- Author: Jackie Woods
- Editor: Noni Todd
By Jackie Woods UCCE Master Gardener
While most of us gardeners are happily focusing on outdoor projects, why not entertain the idea of purchasing a few indoor plants that are both easy to care for as well as beneficial to one's health? Indoor plants are esthetically pleasing to the eye and allow for all gardening enthusiasts to enjoy having an indoor garden as well. But did you know that certain indoor plants actually purify the air that we breathe by removing toxic agents?
Back in the late 1970's, high gasoline, heating and cooling costs took a toll on business and homeowners. In order to conserve energy and save money, buildings and homes were being designed to be more energy efficient. These design changes included maximizing insulation which in turn reduced fresh air exchange. When workers and homeowners occupied these super-efficient, air-tight buildings, various health issues such as itchy eyes, skin rashes, respiratory and sinus congestion, headaches and other allergy symptoms became more common. The symptoms collectively became known as ‘sick building syndrome.”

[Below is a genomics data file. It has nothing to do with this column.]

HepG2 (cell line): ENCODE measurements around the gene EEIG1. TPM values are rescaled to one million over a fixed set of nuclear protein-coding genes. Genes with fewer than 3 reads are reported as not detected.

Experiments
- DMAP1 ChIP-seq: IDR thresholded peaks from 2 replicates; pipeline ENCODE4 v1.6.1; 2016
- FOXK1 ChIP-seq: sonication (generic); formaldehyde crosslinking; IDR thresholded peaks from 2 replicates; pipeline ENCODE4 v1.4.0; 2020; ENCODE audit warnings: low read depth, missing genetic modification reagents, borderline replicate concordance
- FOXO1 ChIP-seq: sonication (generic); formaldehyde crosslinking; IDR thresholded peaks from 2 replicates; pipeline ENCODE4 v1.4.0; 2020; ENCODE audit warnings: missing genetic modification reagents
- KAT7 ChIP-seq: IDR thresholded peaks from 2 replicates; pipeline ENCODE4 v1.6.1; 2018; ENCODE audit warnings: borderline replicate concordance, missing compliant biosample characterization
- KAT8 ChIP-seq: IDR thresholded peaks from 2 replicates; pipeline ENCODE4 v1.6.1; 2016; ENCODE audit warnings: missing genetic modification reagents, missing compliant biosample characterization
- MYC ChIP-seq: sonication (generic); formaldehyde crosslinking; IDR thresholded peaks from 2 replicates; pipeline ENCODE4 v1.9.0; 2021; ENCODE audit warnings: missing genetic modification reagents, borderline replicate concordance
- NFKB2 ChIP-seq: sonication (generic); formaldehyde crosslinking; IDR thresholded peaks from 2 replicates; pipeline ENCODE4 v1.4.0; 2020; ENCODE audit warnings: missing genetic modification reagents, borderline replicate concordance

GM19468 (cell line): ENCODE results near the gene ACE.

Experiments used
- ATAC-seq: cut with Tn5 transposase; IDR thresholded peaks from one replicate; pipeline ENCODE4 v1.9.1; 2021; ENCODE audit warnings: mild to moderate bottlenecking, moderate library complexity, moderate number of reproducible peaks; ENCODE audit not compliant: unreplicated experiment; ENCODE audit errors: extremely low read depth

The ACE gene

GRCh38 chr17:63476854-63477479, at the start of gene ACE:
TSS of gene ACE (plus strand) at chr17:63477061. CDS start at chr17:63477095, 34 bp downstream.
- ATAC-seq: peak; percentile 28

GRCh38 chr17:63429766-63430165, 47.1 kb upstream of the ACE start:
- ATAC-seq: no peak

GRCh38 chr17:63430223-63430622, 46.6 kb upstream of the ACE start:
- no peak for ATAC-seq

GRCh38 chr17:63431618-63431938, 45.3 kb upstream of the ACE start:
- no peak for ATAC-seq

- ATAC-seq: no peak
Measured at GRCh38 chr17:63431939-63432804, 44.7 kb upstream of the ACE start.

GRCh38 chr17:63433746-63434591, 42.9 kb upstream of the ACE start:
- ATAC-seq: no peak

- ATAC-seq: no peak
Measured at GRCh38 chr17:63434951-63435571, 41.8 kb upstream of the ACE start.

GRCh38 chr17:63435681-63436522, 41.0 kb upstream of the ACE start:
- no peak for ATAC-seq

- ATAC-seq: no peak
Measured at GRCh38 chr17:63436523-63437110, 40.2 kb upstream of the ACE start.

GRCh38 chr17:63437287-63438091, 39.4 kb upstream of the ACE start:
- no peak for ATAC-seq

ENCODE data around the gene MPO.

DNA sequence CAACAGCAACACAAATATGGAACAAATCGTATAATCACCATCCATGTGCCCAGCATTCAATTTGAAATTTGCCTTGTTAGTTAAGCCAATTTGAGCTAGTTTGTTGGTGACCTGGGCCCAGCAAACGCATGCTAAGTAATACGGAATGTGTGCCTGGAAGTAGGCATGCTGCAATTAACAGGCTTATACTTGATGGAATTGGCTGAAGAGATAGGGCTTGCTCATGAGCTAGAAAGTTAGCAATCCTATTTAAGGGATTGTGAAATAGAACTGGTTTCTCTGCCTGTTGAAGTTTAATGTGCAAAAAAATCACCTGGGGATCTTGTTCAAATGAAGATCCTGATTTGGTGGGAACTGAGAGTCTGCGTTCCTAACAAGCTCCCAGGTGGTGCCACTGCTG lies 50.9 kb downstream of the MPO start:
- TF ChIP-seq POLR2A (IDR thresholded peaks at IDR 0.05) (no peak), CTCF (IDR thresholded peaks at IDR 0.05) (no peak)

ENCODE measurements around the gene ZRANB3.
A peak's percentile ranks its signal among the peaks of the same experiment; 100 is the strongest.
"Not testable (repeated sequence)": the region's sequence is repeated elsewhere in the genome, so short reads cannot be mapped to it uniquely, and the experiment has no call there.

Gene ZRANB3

In 1989, the National Aeronautics Space Administration (NASA) came to the rescue by conducting a study in association with the Associated Landscape Contractors of America (ALCA) called the NASA Clean Air Study. This study researched ways to clean air in space stations using various houseplants. As all plants absorb carbon dioxide and release oxygen, these specific air-purifying plants (see partial list below) also eliminate toxic gases such as benzene, formaldehyde and trichloroethylene – gases which synthetic materials used in energy-efficient buildings were known to emit. By eliminating these toxins, air-purifying plants essentially neutralize the effects of ‘sick building syndrome.' The NASA research also states that efficient air cleaning is accomplished with at least one air-purifying plant per 100 square feet of office or living space.
Air-purifying plants are Barberton daisy (Gerbera jamesonii), English Ivy (Hedera helix), Florist's Chrysanthemum (Chrysanthemum morifolium), Peace Lily (Spathiphyllum “Mauna Loa”), Red-edged Dracaena (Dracaena marginata), Spider plant (Chlorophytum comosum,,Variegated snake plant, mother-in-law's tongue (Sansevieria trifasciata ‘Laurentii')
Other research-based plant studies also indicate that ornamental indoor plants can stimulate both the senses and the mind thus improving performance and mental cognition. So, why not hit the indoor nursery and pick up a few air-purifying plants today? Fill your workplace and home with mother-in-law tongue!